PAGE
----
M200bk – Evgeny Rylov Takes Down U.S. Bull Run With 1:53.29 OR Win Over Ryan Murphy & Luke Greenbank

2021-07-30 Reading Time: 3 minutes
Evgeny Rylov - by Patrick B. Kraemer

Tokyo 2020 Olympic Games, men’s 200m backstroke Evgeny Rylov and a 1:53.29 Olympic record made the COVID-delayed Games the first at which an American has not emerged champion of the 200m since 1992. The same happened ins the 100m.

A 29-year bull run on backstroke is over – and Rylov was the man responsible in both the 100 and 200m as the eighth man in history to claim the double since German Roland Matthes got the club started in 1968 before backing up in 1972, a double-double never since repeated.

Rylov, of Team Tchaikovsky, kept at bay the American defending champion Ryan Murphy, on 1:54.15, and Great Britain’s Luke Greenbank, third in 1:54.72 a hand shy of the British record he established in the semi-final yesterday.

Rylov led from go to gold, his edge built over all four lengths, fractional blow by blow. The first length was the only one that did not produce the finishing order of things – and then only by a factor of 0.09sec:

  • 26.81; 55.18 (28.37) 1:23.93 (28.75) 1:53.27 (29.34) OR Rylov
  • 27.11; 55.63 (28.52) 1:24.65 (29.02) 1:54.15 (29.50) Murphy
  • 27.02; 55.72 (28.70) 1:25.08 (29.36) 1:54.72 (29.64) Greenbank
  • Result in full

After the race, a chilly breeze of Cold War cut through the heat and humidity here in Tokyo when the “D” word and Murphy pointed to the elephant in the room behind the plughole where Team Tchaikovsky’s tale is told.

Back in the pool, Rylov became the first Russian to claim the title since Igor Polianski for the Soviet Union in 1988. The Olympic record set at 1:53.41 by American Tyler Clary in 2012 is gone but the on 1:51.92 World record set at the 2009 shiny suits circus World Championships in 2009 by another American, Aaron Peirsol, the most decorated Olympic backstroke ace after Matthes, survived.

(l-re) Ryan Murphy, silver; Evgeny Rylov, gold, and Luke Greenbank, bronze – the Tokyo 2020 Olympic 200m backstroke podium, by Patrick B. Kraemer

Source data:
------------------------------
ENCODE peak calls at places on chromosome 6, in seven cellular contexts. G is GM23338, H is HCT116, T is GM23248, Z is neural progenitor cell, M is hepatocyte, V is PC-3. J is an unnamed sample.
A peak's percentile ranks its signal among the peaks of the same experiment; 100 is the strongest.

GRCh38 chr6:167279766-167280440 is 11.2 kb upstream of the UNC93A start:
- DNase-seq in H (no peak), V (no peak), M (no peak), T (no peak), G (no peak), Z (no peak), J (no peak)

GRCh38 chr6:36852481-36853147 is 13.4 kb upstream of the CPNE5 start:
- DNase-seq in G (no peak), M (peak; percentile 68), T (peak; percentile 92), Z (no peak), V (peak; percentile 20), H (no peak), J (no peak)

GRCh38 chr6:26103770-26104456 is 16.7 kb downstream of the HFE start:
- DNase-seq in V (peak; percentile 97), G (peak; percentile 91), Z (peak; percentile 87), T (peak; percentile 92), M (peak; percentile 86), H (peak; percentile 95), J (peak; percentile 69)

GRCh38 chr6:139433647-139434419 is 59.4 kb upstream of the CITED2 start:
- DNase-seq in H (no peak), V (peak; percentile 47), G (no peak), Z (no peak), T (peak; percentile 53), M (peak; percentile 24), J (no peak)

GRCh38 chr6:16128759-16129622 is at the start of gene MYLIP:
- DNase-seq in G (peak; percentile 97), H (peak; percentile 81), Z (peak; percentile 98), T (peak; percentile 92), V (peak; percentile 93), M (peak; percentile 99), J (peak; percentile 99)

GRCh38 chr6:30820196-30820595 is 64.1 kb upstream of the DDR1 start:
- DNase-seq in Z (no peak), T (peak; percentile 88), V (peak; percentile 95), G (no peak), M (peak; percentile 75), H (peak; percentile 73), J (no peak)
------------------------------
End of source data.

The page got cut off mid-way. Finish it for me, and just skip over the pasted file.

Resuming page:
Murphy would have been the 10th American winner but instead became the eighth silver liner for the U.S., while Greenbank mad history for his country as the first 200km backstroke medallist ever and only the second medal winner in any men’s backstroke race, joining Herbert Haresnape, the bronze medallist all that way back in London, 1908, the year that remains Great Britain’s best in the pool, with four gold atop seven medals in all.

The TeamGB class of Tokyo 2020One had already set a modern-era record of three golds atop 6 medals and looks set to go beyond the 1908 count hauled in when the Olympic world was very young and the world a very different place.

Greenbank – who grew up in swimming with teammate Duncan Scott, back on the podium today with silver in the 200m medley, was, like Scott, born in 1997 and the two have raced each other on all strokes for more than a decade: Greenbank’s development coach Sean Balmer has a video showing the two as 11-year-olds at Scottish age-group championships racing alongside each other over 200m butterfly.

On his status as an Olympic medal winner, Greenbank, 23, said: “It’s amazing, a dream come true. I’m so happy, over the moon and I’m lost for words.

“My first memory of swimming was watching the Beijing 2008 Olympics and it’s always been a long ambition of mine. To come away with an individual medal, it’s absolutely amazing. We [he and Mel Marshall, coach] get on really well together, we bounce off each other and she’s helped get the best out of me. Hats off to her.  We’ve made some great progress this year but there’s definitely more in there. I can’t wait to get back in the pool.”

Luke Greenbank – by Georgie Kerr, courtesy of British Swimming

Tokyo 2020 is Greenbank’s Olympic debut but he has been a member of Britain teams since he was 16, his first major success a bronze at the 2019 World Championships before the pandemic struck.

An Olympic final was “next level” but Greenbank said: “It is a big occasion but I tried to not let the nerves get the better of me. I tend to swim my best when I have got a cool head and I know what I am doing and not overthinking stuff, so here it is all about positions rather than times. It is a very unique situation where we have finals in the morning and it is not really comparable but I am happy with the time, the race and take it into next season.”

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